When it comes to milestone years for change and innovation, 2008 is hard to beat. That year, the large hadron collider, the world’s largest and most powerful particle accelerator, went live; Michael Phelps won a record-breaking eight gold medals at the Beijing Olympics; and most importantly for the tech world (and beyond), Apple introduced its App Store on July 10 and enhanced the appeal of the iPhone, introduced a year earlier. By pairing a mobile phone with a usable browser and fun and functional apps, Apple ushered in a new a new era of what it meant to use the Internet.
It’s hard to imagine our lives now without instantaneous access to apps like Uber or Airbnb. Apps like these have not only changed discovery, but they have also introduced a new way of thinking, dramatically shifting consumer expectations.
But back when the App Store originally launched, mobile had yet to become the dominant force that it is today. What a difference five years makes. Now, mobile is king wherever you turn, and the App Store has expanded its offerings from the roughly 500 apps it had at launch, to over 900,000 now.
I’m proud to say eBay and PayPal were among those 500 apps available right at the start. With the help of iOS leading the way via the App Store, eBay has seen tremendous engagement. Since 2008, the company’s suite of apps have collectively been downloaded over 162 million times. We at eBay owe a lot to Apple’s success with the App Store and iOS operating system. Not only did our apps generate $13 billion in GMV last year (more than double what we generated in 2011), but they’ve also allowed us to experiment, expand, and establish ourselves as the mobile commerce leader and change the way people are shopping and paying.
You don’t have to take my word for it. We recently challenged over 200 consumers to see how apps have changed their lives, and the results are startling. Over 1/3 of the participants weren’t able to survive four days without using an app – some even said they felt naked, powerless and lost. 55% felt happier and 40% felt more productive when they were given back their apps. (For more stats, check out the infographic below.)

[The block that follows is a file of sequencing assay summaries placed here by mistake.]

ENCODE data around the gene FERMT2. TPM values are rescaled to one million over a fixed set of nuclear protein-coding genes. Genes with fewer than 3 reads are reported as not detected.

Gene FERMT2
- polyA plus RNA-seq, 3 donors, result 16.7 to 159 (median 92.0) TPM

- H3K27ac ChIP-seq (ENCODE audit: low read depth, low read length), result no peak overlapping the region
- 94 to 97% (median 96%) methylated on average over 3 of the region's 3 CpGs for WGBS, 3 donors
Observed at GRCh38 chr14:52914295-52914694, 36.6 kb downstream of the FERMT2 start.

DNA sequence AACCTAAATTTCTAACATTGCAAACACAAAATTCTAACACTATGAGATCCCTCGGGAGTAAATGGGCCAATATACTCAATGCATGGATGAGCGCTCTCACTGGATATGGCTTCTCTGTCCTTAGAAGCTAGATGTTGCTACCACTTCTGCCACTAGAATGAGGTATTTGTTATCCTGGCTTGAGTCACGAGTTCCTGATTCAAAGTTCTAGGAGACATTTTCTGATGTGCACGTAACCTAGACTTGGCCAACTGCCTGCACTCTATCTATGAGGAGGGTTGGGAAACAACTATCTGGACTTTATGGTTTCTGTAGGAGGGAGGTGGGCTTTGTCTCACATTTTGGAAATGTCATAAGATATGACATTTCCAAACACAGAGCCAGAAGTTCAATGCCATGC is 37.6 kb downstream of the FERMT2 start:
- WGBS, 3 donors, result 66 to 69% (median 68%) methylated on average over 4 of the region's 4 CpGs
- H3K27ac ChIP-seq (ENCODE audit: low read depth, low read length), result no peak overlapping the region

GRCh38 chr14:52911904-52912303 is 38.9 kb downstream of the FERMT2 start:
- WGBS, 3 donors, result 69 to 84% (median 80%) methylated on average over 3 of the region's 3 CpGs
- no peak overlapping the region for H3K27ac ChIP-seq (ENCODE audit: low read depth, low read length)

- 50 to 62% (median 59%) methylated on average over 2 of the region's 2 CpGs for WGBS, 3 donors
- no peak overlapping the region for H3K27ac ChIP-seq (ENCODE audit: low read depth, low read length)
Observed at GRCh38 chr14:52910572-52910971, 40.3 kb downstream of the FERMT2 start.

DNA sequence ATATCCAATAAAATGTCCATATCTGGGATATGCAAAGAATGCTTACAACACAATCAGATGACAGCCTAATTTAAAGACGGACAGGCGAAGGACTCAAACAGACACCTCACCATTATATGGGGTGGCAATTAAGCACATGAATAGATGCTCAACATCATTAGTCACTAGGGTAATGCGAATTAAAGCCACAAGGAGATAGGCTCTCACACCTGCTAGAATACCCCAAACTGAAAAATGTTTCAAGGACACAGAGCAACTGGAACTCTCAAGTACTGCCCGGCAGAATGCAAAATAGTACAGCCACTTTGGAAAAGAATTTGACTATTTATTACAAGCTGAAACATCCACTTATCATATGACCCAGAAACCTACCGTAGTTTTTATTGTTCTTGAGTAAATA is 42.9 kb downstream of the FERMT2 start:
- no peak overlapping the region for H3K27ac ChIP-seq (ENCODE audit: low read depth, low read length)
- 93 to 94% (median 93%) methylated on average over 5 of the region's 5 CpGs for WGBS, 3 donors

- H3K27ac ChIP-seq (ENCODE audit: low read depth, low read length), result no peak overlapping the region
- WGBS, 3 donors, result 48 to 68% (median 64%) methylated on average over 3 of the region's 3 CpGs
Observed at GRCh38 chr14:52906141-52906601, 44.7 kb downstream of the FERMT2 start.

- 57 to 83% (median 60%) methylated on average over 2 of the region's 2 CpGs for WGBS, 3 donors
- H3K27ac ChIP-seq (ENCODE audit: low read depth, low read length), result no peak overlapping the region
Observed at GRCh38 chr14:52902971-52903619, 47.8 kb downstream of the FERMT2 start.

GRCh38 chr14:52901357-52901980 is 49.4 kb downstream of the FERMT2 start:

The best news, however, is that the past five years are only the beginning. My Innovations and New Ventures group is focused on creating technology, experiences and businesses that focus on the concept of “connected commerce”, and leveraging a new generation of apps and other inventions intended to continue changing the face of shopping.
Working with my team, I see three particular trends emerging from the next round of app innovation.
First, consumers use apps in two ways, one to fill time, take care of boredom so they use apps to entertain themselves. The other is they do what I call snacking, short bursts of time with many apps. When you look at commerce within those two types of usage models it’s mostly “mission shopping.” But, soon we’re going to see consumers come to expect their apps to create engaging experiences, to fit both the need for entertainment merged with the discovery and browsing of products. Imagine an entertaining experience that you engage with when you don’t have a purchase in mind, but in the end it pivots to a discovery of something you love and want.
Second, consumers clearly have the appetite to adopt new technology with the popularity of smartphones and tablets being proof points. We’ll see new internet-enabled technology like wearable devices hit the market, but we’ll also see more devices within in our home and lives that will connect consumers with new consumer experiences.
And third, if you haven’t noticed, personalization is king. I believe we’re going to see some pretty innovative technology that will allow your apps to talk to one another seamlessly so that those apps that do things for us have a more holistic view of who we are and so do things for us quicker and with less friction.
The possibilities are endless.